Merah was ashamed of his history and the history of his community because his forefathers migrated to France as second-class indigenous Muslims who were neither Algerians nor French. Politically speaking, his fathers and grandfathers were bastards as far as the French Republic was concerned. And even when his father embraced the Republic and became a French citizen, the Republic never embraced him back. In fact, the Republic fought his father’s religion and origin and wanted him to erase his distinctiveness and live in a cultural, religious, ethnic, and linguistic vacuum; a no-man’s-land identity where he could neither prosper as a French citizen nor could he be proud of his Algerian heritage. So his father was just like his grandfather: a bastard of the Republic. This didn’t change with Merah. Although he is of this new generation, these young beurres who were born in 1980s and 1990s and think they are fully assimilated into the French societal fabric. But to Merah great sadness and psychological despair, he discovered that to be assimilated in the French societal fabric he needed to radically change and become someone else. He found out that speaking French without an accent wasn’t enough. He needed to strip himself of his religion, his past, his culture, and hide who he really is so deep in the confines of his psyche that no one would dare call him anything else but French. But every time Merah rode the train, he was reminded that he didn’t look “French”. Every time he wanted to talk to a pretty “French” girl, he was reminded of his origins. Every time he crossed the path of a cop, he was reminded that he was presumably guilty, not innocent. Every time he watched politicians on the news, he was reminded of his second-class citizen status. Every time he listened to the minister of Interior (to all of ministers of Interior since 1970s), he was reminded that he and his parents belonged to a backward civilization. Every time he watched his president campaign, he felt that he was just a guest in a foreign country; that he was just an electoral merchandize bartered around between the radical right and the extreme right. Briefly stated, Merah was not French, though he has no other citizenship. He was never French not because of the lack of wanting to be French, but because the French Republic and the French society refused to accept him or accept any of his heritage with respect, dignity, and equality.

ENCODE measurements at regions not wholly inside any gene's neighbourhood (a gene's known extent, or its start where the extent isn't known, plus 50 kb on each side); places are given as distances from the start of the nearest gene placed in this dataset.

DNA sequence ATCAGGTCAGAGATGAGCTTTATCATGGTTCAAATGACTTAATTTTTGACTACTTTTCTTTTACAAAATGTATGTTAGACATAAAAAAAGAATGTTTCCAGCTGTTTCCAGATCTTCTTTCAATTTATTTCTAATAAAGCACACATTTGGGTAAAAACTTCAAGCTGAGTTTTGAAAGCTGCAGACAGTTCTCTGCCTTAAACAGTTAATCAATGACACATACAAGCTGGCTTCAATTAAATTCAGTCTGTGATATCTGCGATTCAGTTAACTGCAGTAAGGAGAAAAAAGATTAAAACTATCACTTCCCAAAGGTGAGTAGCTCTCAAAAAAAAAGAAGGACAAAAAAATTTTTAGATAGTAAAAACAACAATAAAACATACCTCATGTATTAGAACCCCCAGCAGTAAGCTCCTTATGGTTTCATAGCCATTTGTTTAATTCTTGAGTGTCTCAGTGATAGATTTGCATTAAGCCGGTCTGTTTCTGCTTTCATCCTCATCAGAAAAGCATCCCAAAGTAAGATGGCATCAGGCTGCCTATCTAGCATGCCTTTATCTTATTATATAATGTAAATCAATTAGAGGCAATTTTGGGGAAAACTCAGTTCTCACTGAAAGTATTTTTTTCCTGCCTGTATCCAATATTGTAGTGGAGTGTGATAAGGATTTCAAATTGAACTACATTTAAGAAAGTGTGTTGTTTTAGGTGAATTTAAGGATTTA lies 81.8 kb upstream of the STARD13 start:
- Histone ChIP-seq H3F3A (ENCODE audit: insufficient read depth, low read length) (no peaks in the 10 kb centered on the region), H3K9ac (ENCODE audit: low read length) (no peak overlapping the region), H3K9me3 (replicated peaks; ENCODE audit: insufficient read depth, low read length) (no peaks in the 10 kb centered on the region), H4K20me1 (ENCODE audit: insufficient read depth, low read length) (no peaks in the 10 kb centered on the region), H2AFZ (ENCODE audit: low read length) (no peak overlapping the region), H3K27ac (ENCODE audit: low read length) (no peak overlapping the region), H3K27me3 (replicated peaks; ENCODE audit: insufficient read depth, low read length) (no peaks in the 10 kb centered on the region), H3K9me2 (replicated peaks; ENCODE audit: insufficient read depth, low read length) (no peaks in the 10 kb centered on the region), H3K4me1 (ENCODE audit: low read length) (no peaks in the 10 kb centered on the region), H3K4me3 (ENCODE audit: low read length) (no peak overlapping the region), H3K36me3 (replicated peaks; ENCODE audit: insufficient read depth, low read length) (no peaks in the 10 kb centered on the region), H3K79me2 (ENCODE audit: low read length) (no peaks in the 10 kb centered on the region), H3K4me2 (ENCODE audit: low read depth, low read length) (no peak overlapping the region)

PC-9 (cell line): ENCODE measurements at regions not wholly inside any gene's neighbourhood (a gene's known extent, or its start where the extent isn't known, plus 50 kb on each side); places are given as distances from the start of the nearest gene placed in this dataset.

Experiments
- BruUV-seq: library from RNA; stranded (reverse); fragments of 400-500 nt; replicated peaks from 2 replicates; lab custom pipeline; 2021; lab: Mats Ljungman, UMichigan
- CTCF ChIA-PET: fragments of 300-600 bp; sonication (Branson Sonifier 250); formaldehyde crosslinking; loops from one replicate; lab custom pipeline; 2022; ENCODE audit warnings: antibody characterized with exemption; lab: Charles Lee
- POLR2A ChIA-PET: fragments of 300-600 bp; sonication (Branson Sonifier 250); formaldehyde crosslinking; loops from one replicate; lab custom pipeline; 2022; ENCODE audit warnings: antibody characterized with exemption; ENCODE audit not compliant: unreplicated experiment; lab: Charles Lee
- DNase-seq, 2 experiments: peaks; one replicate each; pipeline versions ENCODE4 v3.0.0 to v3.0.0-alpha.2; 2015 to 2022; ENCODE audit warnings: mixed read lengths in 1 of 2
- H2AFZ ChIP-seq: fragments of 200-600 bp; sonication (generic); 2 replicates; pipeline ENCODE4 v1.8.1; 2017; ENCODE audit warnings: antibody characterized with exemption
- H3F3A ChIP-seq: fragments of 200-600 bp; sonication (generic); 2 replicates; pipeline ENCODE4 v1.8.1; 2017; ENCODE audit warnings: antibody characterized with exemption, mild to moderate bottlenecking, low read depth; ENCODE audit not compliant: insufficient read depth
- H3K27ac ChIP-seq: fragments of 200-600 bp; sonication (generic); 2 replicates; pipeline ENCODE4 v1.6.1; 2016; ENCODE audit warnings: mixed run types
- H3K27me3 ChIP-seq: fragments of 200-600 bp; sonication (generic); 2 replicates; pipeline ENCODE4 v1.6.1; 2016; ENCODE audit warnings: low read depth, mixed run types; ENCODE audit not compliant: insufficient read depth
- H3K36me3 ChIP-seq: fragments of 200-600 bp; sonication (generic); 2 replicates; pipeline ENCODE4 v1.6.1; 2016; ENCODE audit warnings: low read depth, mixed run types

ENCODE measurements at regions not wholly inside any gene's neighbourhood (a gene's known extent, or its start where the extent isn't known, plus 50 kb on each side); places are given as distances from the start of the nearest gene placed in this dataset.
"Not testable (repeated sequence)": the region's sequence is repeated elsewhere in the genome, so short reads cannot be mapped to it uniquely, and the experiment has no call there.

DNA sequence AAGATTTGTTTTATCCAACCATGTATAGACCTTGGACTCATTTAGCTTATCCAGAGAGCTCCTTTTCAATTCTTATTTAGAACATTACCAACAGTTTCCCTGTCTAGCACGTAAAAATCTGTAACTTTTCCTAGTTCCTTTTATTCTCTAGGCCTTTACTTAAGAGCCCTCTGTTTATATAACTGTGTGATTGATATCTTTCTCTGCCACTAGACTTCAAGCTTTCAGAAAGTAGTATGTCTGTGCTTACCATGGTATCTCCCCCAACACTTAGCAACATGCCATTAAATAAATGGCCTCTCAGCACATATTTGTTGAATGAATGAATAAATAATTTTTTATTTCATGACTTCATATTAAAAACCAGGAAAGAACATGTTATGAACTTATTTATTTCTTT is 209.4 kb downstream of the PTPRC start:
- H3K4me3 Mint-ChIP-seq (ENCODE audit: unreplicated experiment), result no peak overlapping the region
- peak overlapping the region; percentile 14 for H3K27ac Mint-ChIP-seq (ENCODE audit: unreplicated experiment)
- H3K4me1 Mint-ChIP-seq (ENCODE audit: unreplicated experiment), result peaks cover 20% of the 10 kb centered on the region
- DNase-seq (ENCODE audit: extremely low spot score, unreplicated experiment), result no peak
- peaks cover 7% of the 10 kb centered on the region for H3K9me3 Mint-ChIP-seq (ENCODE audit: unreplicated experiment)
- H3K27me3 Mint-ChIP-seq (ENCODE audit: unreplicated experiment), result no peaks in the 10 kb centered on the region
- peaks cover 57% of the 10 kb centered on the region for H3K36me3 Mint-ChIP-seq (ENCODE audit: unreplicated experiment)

See, to be assimilated in the cultural and the sociopolitical fabric of a country, that country has to assimilate you and accept your culture, your ethnicity, and your tradition as well. Assimilation works both ways. Assimilation is an endogenous phenomenon; you embrace a country, and at its turn, the country embraces you too. In the case of Merah and many like him, assimilation meant one thing: leave who you are behind and wear this new foreign suit hoping that the suit would fit you. After a while, Merah felt like a clown who was acting his part in a circus called France. The problem was that Merah was just acting the part, not living or becoming the part. This daily dissociation from reality is hard to maintain, and if a person is not psychologically strong, that person could start looking for alternatives. Unfortunately for Merah, he found an alternative to the republic. A radical and perverted form of a religious belief that provided him with an easy explanation and designated an already guilty target. That’s the whole story of Merah and that is the story that no one is telling out there. No, it is not about Islam and radical fanaticism. It’s all about the Republic and its failed models of integration and assimilation. Yes, Merah pulled the trigger and there is no doubt about that, but we need to backup a little, get our story straight, and determine how he got to that decision. In the case of Merah, genetics loaded the gun, his cultural, social, and political environment aimed the gun, and the French Republic pulled the trigger.